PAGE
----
Vanara

Rama and monkey chiefs

Vānara (Sanskrit: वानर) refers to a group of people living in forests[1][2] in the Hindu epic Ramayana and its various versions. In Ramayana, the Vanaras help Rama defeat Ravana. The Vanaras also appear in other texts, including Mahabharata.

Contents

  • Identification 1
  • In the Ramayana 2
  • Other texts 3
  • Shapeshifting 4
  • Notable Vanaras 5
  • References 6

Identification

There are three main theories about the etymology of the word "Vanara":

  • It derives from the word vana ("forest"), and means "belonging to the forest" or "forest-dwelling".[3][1]
  • It derives from the words vana ("forest") and nara ("man"), thus meaning "forest man".[4]
  • It derives from the words vav and nara, meaning "is it a man?"[5] or "perhaps he is man".[6]

Although the word Vanara has come to mean "monkey" over the years and the Vanaras are depicted as monkeys in the popular art, their exact identity is not clear.[7][8] Unlike other exotic creatures such as the rakshasas, the Vanaras do not have a precursor in the Vedic literature.[9] The Ramayana presents them as humans with reference to their speech, clothing, habitations, funerals, consecrations etc. It also describes their monkey-like characteristics such as their leaping, hair, fur and a tail.[8]

According to one theory, the Vanaras are strictly mythological creatures. This is based on their supernatural abilities, as well as descriptions of Brahma commanding other deities to either bear Vanara offspring or incarnate as Vanaras to help Rama in his mission.[8] The Jain re-tellings of Ramayana describe them as a clan of the supernatural beings called the Vidyadharas; the flag of this clan bears monkeys as emblems.[10][11]

Another theory identifies the Vanaras with the [16][17]

In the Ramayana

Sampati meeting with Vanaras painted by Balasaheb Pandit Pant Pratinidhi

Vanaras are created by Vali, Sugriva, and Hanuman, stayed near Mount Riskshavat.

According to the Ramayana, the Vanaras lived primarily in the region of Kishkindha (identified with parts of present-day Karnataka, Andhra Pradesh & Maharashtra). Rama first met them in Dandaka Forest, during his search for Sita.[19] An army of Vanaras helped Rama in his search for Sita, and also in battle against Ravana, Sita's abductor. Nala and Nila built a bridge over the ocean so that Rama and the army could cross to Lanka. As described in the epic, the characteristics of the Vanara include being amusing, childish, mildly irritating, badgering, hyperactive, adventurous, bluntly honest, loyal, courageous, and kind.[20]

Other texts

The epic Mahabharata describes them as forest-dwelling, and mentions their being encountered by Sahadeva, a Pandava general who led a military campaign to south India.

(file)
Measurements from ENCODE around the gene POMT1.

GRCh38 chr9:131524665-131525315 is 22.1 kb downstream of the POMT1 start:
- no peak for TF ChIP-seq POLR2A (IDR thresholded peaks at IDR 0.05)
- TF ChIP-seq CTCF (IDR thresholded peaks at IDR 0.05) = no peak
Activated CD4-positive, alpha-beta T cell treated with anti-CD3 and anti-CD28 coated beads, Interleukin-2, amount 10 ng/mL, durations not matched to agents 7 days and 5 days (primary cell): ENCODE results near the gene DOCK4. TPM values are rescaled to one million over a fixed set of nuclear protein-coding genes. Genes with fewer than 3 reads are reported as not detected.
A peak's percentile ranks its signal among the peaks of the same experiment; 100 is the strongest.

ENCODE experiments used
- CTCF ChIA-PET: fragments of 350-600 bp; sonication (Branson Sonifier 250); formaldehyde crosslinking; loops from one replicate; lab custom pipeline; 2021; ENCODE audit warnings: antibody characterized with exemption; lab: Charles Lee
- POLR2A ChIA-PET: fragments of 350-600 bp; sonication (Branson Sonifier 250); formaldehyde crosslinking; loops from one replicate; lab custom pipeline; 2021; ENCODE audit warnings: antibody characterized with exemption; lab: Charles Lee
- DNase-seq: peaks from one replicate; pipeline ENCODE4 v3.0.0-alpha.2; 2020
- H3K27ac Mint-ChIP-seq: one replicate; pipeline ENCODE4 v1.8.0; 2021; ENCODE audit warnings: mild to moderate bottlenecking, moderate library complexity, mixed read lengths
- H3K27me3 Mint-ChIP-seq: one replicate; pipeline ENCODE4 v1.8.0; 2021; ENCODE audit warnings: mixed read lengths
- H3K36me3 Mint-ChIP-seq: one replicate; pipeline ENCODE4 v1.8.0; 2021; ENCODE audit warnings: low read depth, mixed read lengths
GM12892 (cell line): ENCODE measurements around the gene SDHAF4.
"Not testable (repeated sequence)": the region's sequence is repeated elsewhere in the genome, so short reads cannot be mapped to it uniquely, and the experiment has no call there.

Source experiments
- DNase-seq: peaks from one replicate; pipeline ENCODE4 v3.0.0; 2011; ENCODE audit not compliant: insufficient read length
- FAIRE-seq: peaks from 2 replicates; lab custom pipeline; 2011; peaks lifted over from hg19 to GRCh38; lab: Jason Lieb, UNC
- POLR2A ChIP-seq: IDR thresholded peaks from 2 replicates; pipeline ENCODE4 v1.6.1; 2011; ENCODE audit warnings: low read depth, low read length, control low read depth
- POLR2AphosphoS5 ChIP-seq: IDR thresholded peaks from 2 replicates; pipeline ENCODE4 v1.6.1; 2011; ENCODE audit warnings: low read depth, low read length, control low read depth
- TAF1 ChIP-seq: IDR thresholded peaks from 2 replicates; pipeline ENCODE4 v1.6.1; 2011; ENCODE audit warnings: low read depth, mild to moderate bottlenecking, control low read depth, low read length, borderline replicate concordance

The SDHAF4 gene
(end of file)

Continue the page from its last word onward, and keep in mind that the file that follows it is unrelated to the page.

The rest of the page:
Shapeshifting

In the Ramayana, the Vanara Hanuman changes shape several times. For example, while he searches for the kidnapped Sita in Ravana's palaces on Lanka, he contracts himself to the size of a cat, so that he will not be detected by the enemy. Later on, he takes on the size of a mountain, blazing with radiance, to show his true power to Sita.[21]

Notable Vanaras

Sculpture of Hanuman, a king among the Vanara, carrying the Dronagiri mountain.

References

  1. ^ a b Monier Williams Sanskrit-English Dictionary p. 940
  2. ^ Apte Sanskrit Dictionary search vaanara
  3. ^ Aiyangar Narayan. Essays On Indo-Aryan Mythology-Vol. Asian Educational Services. pp. 422–.  
  4. ^ a b Devdutt Pattanaik (24 April 2003). Indian Mythology: Tales, Symbols, and Rituals from the Heart of the Subcontinent. Inner Traditions / Bear & Co. p. 121.  
  5. ^ Shyam Banerji (1 January 2003). Hindu gods and temples: symbolism, sanctity and sites. I.K. International.  
  6. ^ Harshananda (Swami.) (2000). Facets of Hinduism. Ramakrishna Math. 
  7. ^ Kirsti Evans (1997). Epic Narratives in the Hoysaḷa Temples: The Rāmāyaṇa, Mahābhārata, and Bhāgavata Purāṇa in Haḷebīd, Belūr, and Amṛtapura. BRILL. pp. 62–.  
  8. ^ a b c d Catherine Ludvik (1 January 1994). Hanumān in the Rāmāyaṇa of Vālmīki and the Rāmacaritamānasa of Tulasī Dāsa. Motilal Banarsidass Publ. pp. 2–3.  
  9. ^ Vanamali (25 March 2010). Hanuman: The Devotion and Power of the Monkey God. Inner Traditions / Bear & Co. p. 13.  
  10. ^ Paula Richman (1991). Many Rāmāyaṇas: The Diversity of a Narrative Tradition in South Asia. University of California Press. p. 35.  
  11. ^ Kodaganallur Ramaswami Srinivasa Iyengar (2005). Asian Variations in Ramayana: Papers Presented at the International Seminar on 'Variations in Ramayana in Asia : Their Cultural, Social and Anthropological Significance", New Delhi, January 1981. Sahitya Akademi. pp. 68–.  
  12. ^ Valmiki (1996). The Ramayana of Valmiki: An Epic of Ancient India - Sundarakāṇḍa. Translated and annotated by Robert P. Goldman and Sally J. Sutherland Goldman. Princeton University Press. p. 31.  
  13. ^ a b Philip Lutgendorf (13 December 2006). Hanuman's Tale : The Messages of a Divine Monkey: The Messages of a Divine Monkey. Oxford University Press. p. 334.  
  14. ^ The Adhyātma Rāmāyaṇa: Concise English Version. M.D. Publications. 1 January 1995. p. 10.  
  15. ^ Kirsti Evans (1997). Epic Narratives in the Hoysaḷa Temples: The Rāmāyaṇa, Mahābhārata, and Bhāgavata Purāṇa in Haḷebīd, Belūr, and Amṛtapura. BRILL. pp. 62–.  
  16. ^ George M. Eberhart (1 January 2002). Mysterious Creatures: A Guide to Cryptozoology. ABC-CLIO. pp. 388–.  
  17. ^ C. G. Uragoda (2000). Traditions of Sri Lanka: A Selection with a Scientific Background. Vishva Lekha Publishers.  
  18. ^ Balakanda
  19. ^ [3]
  20. ^ [4]
  21. ^ Goldman, Robert P. (Introduction, translation and annotation) (1996). Ramayana of Valmiki: An Epic of Ancient India, Volume V: Sundarakanda. Princeton University Press, New Jersey. 0691066620. pp. 45-47.
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